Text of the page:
Conversation grows about real costs of tuition remission benefits
- University Business offers an analysis of the number of colleges and universities offering tuition benefits to employees, and the long-term financial ramifications of maintaining traditions in benefit offerings.
- More than 97% of institutions offer tuition remission options to full-time employees, and more than 89% offer tuition support for children of full-time employees, plans which some experts say are financially unfeasible to maintain.
- Tuskegee University is an example of one institution which had to eliminate free tuition for the relatives of employees, as a cost saving measure.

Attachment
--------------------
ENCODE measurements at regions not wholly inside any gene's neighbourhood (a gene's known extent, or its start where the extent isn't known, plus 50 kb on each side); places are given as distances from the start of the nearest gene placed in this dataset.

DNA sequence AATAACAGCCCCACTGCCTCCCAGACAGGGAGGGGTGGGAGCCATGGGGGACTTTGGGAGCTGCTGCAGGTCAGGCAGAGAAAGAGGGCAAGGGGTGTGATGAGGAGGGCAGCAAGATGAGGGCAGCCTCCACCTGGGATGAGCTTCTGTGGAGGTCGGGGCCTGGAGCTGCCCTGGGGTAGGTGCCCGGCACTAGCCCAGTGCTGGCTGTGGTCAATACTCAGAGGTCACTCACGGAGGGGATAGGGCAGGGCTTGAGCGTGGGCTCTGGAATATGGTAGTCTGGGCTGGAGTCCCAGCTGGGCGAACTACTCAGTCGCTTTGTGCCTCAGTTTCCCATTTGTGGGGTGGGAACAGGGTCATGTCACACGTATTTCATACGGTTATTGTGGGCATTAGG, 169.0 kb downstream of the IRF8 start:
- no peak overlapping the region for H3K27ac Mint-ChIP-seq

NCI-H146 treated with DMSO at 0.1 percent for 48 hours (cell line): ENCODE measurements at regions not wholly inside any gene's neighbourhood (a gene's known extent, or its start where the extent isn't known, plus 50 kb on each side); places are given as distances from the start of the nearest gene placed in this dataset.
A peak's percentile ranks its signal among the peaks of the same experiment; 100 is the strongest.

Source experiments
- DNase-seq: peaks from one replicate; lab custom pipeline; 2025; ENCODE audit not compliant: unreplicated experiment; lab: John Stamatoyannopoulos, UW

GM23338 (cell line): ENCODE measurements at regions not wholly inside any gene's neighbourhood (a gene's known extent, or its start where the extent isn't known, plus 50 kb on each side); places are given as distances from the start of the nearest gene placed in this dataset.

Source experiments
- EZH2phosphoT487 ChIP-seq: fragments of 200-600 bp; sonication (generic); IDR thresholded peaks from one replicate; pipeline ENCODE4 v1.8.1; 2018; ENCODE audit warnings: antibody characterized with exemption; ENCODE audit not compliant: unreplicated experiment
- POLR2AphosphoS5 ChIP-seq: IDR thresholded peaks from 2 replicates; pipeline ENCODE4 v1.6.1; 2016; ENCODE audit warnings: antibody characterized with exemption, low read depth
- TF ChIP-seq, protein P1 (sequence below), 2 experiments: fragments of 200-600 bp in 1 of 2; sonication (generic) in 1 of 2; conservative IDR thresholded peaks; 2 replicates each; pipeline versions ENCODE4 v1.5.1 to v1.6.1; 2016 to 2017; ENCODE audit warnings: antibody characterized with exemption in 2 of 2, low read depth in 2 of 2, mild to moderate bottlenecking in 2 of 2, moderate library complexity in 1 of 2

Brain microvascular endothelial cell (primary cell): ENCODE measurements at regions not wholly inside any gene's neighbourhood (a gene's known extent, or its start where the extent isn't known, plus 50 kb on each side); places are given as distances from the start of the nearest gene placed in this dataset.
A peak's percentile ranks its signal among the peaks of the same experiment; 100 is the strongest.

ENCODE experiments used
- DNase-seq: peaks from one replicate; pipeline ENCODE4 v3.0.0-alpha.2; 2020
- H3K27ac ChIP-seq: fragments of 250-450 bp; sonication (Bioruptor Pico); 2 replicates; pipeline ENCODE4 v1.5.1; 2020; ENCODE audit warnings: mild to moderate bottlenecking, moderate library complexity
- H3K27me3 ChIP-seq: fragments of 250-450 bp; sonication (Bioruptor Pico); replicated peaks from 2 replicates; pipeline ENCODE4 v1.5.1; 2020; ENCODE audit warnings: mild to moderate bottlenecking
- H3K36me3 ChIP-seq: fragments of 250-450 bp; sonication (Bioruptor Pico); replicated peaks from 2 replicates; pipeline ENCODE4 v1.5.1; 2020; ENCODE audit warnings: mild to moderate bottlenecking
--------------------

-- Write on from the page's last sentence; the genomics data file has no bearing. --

Higher education is one of the unique industries where tradition simultaneously serves as its greatest asset and threat. Changing a program like tuition remission can impact labor negotiations and faculty attitudes towards leadership, and create public relations issues for matters that, if handled with transparency and shared governance, can be avoided.
Institutions which are looking to modify or cut these kind of benefits should first engage faculty in advance to share the participation rates, full costs and impact of keeping and maintaining such programs, and sharing full insight on other options that can be modified if it is not the full will of the campus for them to be cut.
- University Business Rethinking college tuition remission
- University Business Another direction: Boosting tuition remission benefits